6.1       At locations where employees are required to protect supplementary service such as Conventional Auxiliaries, Road Repair Vehicles, Hi-Rail Cranes and other equipment assigned to such service, there shall be a regular list and a spare list for each service. Where practicable, employees will be permitted to hold a position in only one such service at any one time. Employees assigned to supplementary service shall be paid in accordance with Rule 6.


            It is not disputed that in the case at hand the Company failed to follow the calling procedure provisions of article 6.9, and that overtime opportunities which should have been given to Mr. Cordeiro were in fact assigned to a junior employee.


            As can be seen from the above, the collective agreement is somewhat unique in that it establishes specific regular and spare lists for each separate service under the provisions of rule 6.1. Significantly, employees can hold a position on those lists in only one service at one time. The unchallenged representation of the Union has been that for years the understanding between the Company and the Union is that those holding supplementary positions under rule 6 are not able to claim or be assigned to overtime calls for general overtime worked in the shops and yards. There are, in other words, very clear fences built around the assignment of overtime within the workplace.


            The Arbitrator appreciates the position of the Company, as a general matter. It should go without saying that where it is possible to offer an employee redress for a missed overtime opportunity by assigning an alternative overtime shift to the same individual, rather than paying him or her for work not performed, the remedy in kind is to be preferred. That general rule, however, has some exceptions. As noted in Brown & Beatty, Canadian Labour Arbitration, 3rd Edition at para 2:1423, there are circumstances where remedy in kind are not appropriate. In that regard the authors state the following:


… However against this general presumption it has been recognized that there are a number of circumstances where a remedy in kind may not be appropriate. Thus, where the grievor is no longer in the same classification, where it would interfere with the overtime rights of other employees, where the imbalance among employees in the distribution of overtime opportunities was so great, where the work in question was given to employees outside the group or classification in which overtime was to be distributed and was therefore lost forever, where overtime opportunities were intermittent, irregular or unpredictable, where the grievor is the only employee in the  classification, where the period of time over which overtime was to be equalized had expired, where the delay in making an offer of any in-kind remedy was substantial, or where the agreement itself held a remedy in kind to be inappropriate and have awarded damages. …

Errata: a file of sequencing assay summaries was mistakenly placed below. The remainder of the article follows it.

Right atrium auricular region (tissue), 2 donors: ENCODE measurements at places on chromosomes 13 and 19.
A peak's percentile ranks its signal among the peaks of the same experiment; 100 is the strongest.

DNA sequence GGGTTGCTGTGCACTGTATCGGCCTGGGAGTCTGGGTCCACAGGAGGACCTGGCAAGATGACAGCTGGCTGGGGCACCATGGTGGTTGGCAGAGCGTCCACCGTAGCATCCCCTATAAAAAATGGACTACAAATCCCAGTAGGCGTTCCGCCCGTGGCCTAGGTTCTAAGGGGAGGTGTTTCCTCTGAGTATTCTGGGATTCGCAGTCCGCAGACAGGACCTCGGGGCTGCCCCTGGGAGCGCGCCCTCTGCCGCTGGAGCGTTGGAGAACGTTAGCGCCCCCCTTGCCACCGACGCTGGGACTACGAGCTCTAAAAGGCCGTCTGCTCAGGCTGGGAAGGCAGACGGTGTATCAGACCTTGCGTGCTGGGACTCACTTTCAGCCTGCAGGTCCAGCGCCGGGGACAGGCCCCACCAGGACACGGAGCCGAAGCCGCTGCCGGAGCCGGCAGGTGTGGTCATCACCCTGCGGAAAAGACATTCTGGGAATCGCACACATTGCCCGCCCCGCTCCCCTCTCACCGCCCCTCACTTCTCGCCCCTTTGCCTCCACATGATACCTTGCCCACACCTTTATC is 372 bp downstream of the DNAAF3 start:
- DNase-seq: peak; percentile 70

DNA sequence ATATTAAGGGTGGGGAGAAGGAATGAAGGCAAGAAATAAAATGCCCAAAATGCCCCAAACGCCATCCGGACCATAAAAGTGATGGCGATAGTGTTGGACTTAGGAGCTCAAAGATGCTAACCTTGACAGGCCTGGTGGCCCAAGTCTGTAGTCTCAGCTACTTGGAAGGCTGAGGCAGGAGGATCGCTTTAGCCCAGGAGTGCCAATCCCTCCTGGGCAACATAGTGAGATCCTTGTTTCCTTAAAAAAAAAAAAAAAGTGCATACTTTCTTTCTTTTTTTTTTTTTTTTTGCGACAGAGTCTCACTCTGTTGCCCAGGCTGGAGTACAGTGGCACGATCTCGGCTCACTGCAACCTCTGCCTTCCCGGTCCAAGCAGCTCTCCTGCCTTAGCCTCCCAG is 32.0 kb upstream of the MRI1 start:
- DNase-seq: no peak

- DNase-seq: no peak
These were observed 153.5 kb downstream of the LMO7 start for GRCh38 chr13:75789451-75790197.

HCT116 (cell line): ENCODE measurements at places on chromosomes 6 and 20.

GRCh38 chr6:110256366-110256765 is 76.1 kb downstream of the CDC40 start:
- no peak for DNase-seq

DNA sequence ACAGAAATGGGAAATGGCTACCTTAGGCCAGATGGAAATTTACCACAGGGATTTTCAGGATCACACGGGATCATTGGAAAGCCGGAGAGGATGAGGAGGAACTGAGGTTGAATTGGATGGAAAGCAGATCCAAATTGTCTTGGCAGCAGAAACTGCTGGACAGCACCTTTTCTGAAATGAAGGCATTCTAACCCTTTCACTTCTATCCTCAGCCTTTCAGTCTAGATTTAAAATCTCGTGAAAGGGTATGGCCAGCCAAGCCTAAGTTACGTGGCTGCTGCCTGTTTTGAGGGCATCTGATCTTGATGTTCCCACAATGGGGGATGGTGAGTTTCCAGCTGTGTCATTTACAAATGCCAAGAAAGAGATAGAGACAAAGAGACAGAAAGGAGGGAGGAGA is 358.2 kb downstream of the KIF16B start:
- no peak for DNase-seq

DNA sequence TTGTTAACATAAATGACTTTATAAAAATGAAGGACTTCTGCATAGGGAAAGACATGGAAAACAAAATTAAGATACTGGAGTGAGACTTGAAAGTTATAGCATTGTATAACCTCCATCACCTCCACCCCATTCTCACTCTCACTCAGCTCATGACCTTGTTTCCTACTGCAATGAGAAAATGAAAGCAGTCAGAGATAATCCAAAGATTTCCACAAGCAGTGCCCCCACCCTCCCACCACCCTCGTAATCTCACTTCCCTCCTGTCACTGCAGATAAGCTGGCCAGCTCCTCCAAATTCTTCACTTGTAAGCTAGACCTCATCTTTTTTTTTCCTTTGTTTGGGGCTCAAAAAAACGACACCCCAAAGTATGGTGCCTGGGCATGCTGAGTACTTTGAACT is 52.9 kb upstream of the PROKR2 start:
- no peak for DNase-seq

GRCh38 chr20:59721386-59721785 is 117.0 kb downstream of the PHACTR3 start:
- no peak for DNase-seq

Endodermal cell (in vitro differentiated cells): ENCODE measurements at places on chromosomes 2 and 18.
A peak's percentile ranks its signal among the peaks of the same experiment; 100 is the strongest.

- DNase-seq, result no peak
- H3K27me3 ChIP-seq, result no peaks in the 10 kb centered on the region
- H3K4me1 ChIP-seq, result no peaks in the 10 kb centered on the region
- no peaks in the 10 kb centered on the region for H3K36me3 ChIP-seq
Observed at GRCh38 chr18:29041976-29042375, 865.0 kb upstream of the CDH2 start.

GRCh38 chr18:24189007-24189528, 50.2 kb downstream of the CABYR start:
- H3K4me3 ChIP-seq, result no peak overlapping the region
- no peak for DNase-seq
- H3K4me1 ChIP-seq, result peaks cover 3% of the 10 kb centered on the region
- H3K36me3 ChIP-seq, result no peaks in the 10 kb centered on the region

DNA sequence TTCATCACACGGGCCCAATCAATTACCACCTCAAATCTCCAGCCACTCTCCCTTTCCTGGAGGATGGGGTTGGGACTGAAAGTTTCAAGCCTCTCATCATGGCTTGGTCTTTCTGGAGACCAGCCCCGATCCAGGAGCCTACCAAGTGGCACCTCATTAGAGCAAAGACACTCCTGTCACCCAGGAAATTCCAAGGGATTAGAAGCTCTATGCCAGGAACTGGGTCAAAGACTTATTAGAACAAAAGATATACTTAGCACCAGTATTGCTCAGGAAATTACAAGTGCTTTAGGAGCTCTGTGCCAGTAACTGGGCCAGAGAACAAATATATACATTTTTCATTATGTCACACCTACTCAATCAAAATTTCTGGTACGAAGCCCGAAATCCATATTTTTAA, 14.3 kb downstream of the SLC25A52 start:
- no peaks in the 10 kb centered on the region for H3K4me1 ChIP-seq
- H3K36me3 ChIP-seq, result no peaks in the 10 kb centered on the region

In the case at hand the Arbitrator is satisfied that the foregoing passage has an appropriate application. Specifically, I find it difficult to appreciate on what basis there could be an assignment of overtime to Mr. Cordeiro in the carshop, where separate overtime eligibility lists are maintained, without adversely affecting the rights of the employees in that location. Assuming, as I must, that the work assigned to the grievor would not be make-work, but would be work which is necessary to have accomplished, there must necessarily be an adverse impact or prejudice to the employees on the separate overtime list who have a contractual expectation of performing overtime work within that location. In the circumstance so described, I must accept the submission of the representative of the Union to the effect that the assignment of overtime proposed by the Company as a remedy in kind would be prejudicial to other employees in the workplace. I draw that conclusion without commenting on the further representations of the Union to the effect that there would be grave resentment harboured among employees in the carshop, whose general overtime opportunities are said to be substantially less than those of persons in the situation of the grievor with considerably greater access to overtime under the provisions of rule 6.


            For all of the foregoing reasons the grievance is allowed. The Arbitrator directs that the Company pay forthwith to the grievor all moneys owing in relation to the overtime opportunities which he missed, said to be the payment of forty-two straight time hours. I retain jurisdiction in the event of any dispute concerning the interpretation or implementation of this award.


Dated at Toronto, this 16th day of February 2004